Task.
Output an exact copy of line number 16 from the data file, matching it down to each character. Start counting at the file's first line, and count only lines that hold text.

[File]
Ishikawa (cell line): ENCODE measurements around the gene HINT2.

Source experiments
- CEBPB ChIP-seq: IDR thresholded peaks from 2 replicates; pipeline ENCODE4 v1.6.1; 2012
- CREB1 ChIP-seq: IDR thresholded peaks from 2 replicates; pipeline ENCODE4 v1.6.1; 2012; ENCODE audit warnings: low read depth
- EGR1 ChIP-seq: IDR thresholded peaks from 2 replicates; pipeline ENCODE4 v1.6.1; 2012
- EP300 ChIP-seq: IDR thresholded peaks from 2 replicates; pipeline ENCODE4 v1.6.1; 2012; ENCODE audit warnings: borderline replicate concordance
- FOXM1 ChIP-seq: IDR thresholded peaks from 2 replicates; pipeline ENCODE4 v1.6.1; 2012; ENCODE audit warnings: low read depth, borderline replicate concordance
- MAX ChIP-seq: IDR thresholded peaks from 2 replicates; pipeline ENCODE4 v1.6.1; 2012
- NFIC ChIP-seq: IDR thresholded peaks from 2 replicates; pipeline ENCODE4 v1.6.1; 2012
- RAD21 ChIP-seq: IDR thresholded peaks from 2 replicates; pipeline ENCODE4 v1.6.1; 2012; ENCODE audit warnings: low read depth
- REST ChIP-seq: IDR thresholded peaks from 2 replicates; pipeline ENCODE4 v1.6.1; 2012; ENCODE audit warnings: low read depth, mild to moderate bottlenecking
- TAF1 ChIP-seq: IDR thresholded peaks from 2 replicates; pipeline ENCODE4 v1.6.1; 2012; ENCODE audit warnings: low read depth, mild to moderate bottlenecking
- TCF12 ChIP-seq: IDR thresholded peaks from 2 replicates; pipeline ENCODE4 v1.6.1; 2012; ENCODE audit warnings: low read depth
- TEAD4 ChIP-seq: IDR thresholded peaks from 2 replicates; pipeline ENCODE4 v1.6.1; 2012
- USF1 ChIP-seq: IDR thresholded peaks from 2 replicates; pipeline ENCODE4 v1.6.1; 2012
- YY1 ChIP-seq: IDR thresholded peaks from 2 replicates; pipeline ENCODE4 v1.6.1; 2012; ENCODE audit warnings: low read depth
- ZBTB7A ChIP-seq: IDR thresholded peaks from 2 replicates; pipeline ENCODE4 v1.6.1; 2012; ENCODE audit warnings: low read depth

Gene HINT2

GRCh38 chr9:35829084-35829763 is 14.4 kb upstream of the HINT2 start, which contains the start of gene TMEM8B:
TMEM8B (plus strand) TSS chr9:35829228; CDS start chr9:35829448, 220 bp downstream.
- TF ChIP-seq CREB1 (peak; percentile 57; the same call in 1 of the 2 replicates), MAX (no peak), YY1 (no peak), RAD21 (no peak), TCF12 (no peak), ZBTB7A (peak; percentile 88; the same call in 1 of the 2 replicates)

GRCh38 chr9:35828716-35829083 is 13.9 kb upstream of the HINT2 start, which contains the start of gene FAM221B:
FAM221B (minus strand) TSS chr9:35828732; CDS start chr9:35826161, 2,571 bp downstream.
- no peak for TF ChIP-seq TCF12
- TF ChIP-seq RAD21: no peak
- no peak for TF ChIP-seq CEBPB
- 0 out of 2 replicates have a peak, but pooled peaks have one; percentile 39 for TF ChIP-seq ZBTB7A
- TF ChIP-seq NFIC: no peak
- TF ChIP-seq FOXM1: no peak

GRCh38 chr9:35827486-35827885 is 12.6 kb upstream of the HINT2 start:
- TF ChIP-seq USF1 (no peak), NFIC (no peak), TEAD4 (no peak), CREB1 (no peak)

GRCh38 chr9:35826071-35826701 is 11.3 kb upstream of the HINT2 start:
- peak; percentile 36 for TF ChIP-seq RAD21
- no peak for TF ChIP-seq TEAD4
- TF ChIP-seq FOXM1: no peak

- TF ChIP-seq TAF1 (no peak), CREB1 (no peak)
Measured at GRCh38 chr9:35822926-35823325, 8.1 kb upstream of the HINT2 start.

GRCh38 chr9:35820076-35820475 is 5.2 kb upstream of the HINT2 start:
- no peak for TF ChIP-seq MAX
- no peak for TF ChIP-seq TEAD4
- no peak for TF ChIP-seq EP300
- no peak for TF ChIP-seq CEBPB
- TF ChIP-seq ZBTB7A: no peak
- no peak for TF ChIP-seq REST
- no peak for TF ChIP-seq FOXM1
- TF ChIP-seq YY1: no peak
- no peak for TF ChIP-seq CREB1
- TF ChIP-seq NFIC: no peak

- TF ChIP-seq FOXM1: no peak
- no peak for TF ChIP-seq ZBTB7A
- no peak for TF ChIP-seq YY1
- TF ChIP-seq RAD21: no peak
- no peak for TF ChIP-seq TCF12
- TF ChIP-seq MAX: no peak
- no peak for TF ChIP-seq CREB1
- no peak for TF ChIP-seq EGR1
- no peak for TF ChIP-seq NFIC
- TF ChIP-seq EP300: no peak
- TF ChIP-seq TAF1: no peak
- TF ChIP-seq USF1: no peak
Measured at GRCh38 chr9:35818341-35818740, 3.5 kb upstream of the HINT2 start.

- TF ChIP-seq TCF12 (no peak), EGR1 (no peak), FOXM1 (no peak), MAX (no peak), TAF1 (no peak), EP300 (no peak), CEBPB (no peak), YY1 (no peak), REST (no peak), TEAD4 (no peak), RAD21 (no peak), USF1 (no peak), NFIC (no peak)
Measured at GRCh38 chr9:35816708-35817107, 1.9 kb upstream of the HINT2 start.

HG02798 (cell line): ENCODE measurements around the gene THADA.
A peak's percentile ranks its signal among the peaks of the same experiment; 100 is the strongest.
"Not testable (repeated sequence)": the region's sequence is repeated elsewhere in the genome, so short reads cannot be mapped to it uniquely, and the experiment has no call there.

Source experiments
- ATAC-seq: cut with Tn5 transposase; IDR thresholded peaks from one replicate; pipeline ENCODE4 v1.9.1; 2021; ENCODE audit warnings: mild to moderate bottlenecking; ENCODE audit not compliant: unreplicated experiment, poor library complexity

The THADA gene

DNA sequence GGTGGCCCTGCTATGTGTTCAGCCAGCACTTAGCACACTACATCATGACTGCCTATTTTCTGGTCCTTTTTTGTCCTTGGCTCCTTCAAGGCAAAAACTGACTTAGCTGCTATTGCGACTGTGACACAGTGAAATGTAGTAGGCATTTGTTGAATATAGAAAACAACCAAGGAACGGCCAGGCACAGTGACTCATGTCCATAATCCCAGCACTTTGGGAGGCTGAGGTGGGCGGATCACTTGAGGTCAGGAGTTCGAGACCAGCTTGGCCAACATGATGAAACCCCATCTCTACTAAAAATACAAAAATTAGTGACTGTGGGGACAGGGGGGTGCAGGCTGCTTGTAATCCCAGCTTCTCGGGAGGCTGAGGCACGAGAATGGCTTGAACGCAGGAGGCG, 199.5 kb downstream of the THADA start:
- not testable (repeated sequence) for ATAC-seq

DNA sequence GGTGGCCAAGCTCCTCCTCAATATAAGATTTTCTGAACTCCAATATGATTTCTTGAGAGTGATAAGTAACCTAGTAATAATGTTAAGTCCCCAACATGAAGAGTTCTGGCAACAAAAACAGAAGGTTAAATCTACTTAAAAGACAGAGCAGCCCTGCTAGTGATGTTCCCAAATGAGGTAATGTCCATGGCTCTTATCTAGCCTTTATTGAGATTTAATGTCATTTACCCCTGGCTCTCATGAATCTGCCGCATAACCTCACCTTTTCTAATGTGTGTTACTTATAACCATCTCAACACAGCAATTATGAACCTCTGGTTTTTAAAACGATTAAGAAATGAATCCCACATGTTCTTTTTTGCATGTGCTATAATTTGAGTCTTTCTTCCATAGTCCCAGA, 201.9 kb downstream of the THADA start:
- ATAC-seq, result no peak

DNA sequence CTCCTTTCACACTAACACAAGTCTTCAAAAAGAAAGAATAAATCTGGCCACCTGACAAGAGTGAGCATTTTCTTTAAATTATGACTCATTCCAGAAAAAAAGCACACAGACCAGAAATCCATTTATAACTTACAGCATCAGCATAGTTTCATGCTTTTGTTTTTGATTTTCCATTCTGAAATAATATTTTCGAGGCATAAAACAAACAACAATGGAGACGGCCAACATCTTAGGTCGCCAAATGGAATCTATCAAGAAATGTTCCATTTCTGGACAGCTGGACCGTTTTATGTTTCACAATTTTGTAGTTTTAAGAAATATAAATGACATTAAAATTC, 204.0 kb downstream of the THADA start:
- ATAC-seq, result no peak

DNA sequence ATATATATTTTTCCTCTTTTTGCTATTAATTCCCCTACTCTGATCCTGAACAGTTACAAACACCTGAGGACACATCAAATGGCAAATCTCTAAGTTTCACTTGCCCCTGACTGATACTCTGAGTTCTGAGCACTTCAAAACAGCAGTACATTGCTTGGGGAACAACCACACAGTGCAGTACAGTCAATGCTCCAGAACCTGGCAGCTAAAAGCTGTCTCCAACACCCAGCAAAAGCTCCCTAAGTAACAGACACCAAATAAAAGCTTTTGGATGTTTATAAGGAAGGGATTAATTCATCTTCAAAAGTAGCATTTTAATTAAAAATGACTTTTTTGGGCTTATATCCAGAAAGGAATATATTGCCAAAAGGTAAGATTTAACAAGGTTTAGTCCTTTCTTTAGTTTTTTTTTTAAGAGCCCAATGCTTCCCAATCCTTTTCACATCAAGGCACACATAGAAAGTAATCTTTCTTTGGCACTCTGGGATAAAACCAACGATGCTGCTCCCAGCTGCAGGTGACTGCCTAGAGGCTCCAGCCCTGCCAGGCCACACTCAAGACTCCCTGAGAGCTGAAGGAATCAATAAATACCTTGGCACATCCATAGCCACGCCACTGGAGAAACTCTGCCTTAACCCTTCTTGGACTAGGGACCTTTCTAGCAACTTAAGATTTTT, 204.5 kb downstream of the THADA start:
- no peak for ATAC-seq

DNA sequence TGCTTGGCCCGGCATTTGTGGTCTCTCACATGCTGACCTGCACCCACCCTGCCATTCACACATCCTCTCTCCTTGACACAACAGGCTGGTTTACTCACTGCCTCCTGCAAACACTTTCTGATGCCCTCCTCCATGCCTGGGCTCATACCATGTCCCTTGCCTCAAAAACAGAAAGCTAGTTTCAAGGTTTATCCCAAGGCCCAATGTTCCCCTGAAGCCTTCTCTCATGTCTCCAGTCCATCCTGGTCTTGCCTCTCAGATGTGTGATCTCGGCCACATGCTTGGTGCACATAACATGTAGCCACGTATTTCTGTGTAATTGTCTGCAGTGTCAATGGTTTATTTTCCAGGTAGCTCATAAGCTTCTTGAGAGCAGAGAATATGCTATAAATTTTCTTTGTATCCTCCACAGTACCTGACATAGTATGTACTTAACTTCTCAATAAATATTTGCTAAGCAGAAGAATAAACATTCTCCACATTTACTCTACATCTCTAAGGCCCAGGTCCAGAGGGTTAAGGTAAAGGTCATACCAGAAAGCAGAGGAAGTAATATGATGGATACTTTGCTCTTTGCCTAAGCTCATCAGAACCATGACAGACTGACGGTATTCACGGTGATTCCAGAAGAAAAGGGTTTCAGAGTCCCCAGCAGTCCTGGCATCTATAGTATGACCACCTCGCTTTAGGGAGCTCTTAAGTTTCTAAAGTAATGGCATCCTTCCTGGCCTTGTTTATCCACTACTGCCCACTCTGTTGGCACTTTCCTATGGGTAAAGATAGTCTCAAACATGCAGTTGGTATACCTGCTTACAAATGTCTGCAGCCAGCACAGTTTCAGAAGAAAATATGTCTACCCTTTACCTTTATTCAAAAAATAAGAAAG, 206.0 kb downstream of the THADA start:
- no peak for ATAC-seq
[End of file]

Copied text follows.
- YY1 ChIP-seq: IDR thresholded peaks from 2 replicates; pipeline ENCODE4 v1.6.1; 2012; ENCODE audit warnings: low read depth